And I believe that's what the OP was referring to.

    How can a Christian also be a buddhist? Doesn't Christianity (evidence from the bible) say that you cannot follow another religion/way of life/philosophy/god and you need to only follow Christ?

    I do not despise, judge, criticise or condemn the close affiliation people of other religions have with Buddhism, and Vice-versa. I'm merely responding to the first post, in that I cannot see how BOTH callings can be a dedicated practice.

    Silouan
  • vinlynvinlyn Colorado...for now Veteran

    Ah...that last quote...was that me?

  • federicafederica Seeker of the clear blue sky... Its better to remain silent and be thought a fool, than to speak out and remove all doubt Moderator

    No, it's the original post in the thread, the one that began this discussion.

  • vinlynvinlyn Colorado...for now Veteran

    Ah, ok...thought it didn't sound like me. :-)

  • federicafederica Seeker of the clear blue sky... Its better to remain silent and be thought a fool, than to speak out and remove all doubt Moderator

    Even you don't sound like you, sometimes....:D but that's a design fault we all share, I would guess!

    Kundo
  • vinlynvinlyn Colorado...for now Veteran

    @federica said:
    Even you don't sound like you, sometimes....:D but that's a design fault we all share, I would guess!

    When that happens I just slap myself in the face and say, "Thanks, I needed that!"

  • federicafederica Seeker of the clear blue sky... Its better to remain silent and be thought a fool, than to speak out and remove all doubt Moderator

    That's a brilliant solution. I don't know why I didn't think of that. Slapping you in the face will soon set me straight!!

    vinlynlobsterhowKundo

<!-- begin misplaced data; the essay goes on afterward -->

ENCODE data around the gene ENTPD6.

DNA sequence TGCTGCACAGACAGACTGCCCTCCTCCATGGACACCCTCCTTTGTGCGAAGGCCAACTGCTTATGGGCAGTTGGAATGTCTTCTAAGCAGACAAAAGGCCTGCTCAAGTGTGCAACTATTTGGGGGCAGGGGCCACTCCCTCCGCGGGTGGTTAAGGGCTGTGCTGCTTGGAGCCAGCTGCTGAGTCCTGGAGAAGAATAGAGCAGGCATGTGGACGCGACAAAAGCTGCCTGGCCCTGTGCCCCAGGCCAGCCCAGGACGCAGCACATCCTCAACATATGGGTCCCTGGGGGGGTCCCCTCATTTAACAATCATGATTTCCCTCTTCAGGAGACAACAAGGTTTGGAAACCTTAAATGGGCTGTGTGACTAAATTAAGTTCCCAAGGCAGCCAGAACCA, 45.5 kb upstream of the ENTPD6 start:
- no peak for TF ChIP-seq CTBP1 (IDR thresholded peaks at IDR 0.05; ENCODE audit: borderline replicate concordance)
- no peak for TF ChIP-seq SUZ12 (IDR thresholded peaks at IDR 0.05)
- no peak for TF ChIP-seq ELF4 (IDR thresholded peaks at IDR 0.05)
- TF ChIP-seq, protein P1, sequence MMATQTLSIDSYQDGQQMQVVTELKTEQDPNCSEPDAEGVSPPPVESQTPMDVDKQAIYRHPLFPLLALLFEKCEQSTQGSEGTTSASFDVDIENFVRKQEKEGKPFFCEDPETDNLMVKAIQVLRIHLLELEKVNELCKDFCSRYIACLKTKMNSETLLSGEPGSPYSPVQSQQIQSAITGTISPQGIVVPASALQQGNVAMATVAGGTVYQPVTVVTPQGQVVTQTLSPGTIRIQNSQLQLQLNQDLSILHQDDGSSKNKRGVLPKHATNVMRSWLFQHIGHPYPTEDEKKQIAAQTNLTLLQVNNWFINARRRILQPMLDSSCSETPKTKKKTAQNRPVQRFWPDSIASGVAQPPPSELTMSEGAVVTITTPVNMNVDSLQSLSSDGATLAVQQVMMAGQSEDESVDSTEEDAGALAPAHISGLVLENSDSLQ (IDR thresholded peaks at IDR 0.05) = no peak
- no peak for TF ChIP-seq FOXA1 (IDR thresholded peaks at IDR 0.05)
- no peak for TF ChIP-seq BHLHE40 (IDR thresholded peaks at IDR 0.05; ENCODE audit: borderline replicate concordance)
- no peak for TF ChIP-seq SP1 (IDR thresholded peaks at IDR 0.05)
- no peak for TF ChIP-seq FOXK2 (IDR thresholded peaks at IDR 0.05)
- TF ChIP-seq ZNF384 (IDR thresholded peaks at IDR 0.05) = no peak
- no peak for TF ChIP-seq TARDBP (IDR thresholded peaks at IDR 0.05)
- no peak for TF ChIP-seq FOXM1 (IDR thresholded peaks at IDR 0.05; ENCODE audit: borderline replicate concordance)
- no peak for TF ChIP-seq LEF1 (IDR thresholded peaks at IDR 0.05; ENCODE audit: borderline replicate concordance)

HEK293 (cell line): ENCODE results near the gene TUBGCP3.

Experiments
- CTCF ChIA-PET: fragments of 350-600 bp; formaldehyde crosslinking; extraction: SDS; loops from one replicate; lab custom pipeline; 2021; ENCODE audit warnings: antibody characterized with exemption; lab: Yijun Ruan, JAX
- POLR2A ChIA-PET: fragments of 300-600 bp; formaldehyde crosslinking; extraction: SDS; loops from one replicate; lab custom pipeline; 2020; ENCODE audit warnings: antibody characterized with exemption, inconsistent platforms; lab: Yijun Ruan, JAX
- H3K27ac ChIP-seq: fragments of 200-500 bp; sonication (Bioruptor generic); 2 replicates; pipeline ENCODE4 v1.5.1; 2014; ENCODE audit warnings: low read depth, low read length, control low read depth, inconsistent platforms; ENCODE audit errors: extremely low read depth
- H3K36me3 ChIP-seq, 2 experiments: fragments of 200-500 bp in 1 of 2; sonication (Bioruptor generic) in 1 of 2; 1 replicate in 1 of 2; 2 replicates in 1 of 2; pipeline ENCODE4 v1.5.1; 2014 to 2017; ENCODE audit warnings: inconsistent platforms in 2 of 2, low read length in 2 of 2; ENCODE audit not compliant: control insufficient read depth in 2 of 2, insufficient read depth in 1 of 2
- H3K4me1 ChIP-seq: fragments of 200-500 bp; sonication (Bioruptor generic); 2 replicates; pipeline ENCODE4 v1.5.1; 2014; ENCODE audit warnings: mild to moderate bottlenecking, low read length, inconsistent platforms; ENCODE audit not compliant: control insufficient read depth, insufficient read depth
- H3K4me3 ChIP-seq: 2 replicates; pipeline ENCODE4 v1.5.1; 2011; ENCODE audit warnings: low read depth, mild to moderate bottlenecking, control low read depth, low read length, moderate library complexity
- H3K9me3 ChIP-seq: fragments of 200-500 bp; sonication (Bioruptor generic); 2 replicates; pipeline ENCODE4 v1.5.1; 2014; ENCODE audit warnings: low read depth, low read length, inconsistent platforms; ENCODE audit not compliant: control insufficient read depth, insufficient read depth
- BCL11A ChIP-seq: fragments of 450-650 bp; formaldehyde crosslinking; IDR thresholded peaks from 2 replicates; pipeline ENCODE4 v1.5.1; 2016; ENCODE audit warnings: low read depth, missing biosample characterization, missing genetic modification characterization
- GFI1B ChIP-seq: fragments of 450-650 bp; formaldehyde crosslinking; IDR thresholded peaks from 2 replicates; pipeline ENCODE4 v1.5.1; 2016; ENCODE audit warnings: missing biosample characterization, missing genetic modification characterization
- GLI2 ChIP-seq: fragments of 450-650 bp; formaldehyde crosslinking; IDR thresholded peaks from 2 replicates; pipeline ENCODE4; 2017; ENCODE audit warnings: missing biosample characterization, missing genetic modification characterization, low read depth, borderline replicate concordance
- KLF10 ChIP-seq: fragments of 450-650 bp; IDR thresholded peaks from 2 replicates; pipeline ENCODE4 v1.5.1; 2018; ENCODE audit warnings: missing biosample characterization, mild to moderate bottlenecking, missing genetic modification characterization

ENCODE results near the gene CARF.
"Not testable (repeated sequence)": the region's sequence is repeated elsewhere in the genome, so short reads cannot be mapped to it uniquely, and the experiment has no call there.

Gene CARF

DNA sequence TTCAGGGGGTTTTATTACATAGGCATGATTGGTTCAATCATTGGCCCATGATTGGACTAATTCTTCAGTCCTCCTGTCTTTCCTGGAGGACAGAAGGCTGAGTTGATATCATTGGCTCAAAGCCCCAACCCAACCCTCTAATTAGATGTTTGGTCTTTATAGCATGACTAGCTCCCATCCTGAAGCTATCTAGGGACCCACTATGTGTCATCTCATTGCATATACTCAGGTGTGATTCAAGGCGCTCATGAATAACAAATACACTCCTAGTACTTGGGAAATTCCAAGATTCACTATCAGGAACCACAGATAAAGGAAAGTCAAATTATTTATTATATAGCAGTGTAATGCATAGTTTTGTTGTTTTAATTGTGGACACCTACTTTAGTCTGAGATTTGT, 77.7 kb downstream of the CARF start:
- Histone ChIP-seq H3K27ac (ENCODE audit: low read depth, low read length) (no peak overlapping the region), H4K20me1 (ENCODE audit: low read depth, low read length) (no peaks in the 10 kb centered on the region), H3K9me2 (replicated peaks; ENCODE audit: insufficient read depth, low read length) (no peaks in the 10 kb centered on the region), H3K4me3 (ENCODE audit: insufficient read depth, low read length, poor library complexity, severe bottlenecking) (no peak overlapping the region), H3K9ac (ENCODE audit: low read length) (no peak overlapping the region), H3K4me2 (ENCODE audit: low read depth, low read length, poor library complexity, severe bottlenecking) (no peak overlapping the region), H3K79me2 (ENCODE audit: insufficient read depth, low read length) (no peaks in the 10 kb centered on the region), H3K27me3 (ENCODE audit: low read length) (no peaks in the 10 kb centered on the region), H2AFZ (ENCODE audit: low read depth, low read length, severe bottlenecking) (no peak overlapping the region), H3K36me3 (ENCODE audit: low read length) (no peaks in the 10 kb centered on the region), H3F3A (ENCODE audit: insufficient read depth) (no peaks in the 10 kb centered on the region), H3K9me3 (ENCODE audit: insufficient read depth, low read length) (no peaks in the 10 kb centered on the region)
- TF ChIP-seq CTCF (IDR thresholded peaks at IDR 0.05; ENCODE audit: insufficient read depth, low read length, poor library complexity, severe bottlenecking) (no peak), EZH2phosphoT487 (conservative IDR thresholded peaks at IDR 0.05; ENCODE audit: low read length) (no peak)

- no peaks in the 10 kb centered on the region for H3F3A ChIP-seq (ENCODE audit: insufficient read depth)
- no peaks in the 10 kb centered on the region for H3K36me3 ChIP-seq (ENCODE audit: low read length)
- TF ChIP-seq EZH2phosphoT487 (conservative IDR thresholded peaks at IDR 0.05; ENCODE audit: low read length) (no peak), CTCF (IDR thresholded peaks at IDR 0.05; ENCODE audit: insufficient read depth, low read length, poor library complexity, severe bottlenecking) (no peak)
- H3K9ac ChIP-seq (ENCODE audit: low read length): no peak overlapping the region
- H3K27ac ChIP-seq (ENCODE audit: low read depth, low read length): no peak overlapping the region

• vinlynvinlyn Colorado...for now Veteran

    @federica said:
    That's a brilliant solution. I don't know why I didn't think of that. Slapping you in the face will soon set me straight!!

    I saw that one coming.

  • federicafederica Seeker of the clear blue sky... Its better to remain silent and be thought a fool, than to speak out and remove all doubt Moderator

    And you never ducked.
    :clap: :D
    I'm so proud of you.....

    vinlyn
  • CittaCitta Veteran

    And the other cheek ?

  • personperson Don't believe everything you think the liminal space Veteran
    edited April 2014

    My thinking is that there are several levels at which any religion can be followed/practiced with varying levels of compatibility at each level.

    Like one level could be a rigid, dogmatic level where every word is taken literally. Doesn't seem like there is room for more than one religion here.

    I see a level where someone is looking primarily for wisdom and guidance so they can lead a happier and healthier life, this seems to be where most of us here are.

    Then I think there is a level where someone wants to delve deeply into spirituality/mysticism, metaphysics comes more into play here. Maybe there is some room for compatibility, at least I don't think there is any hostility. But when diving in I think its probably going to be much better if one follows a single path.

    federicavinlynSilouan
This discussion has been closed.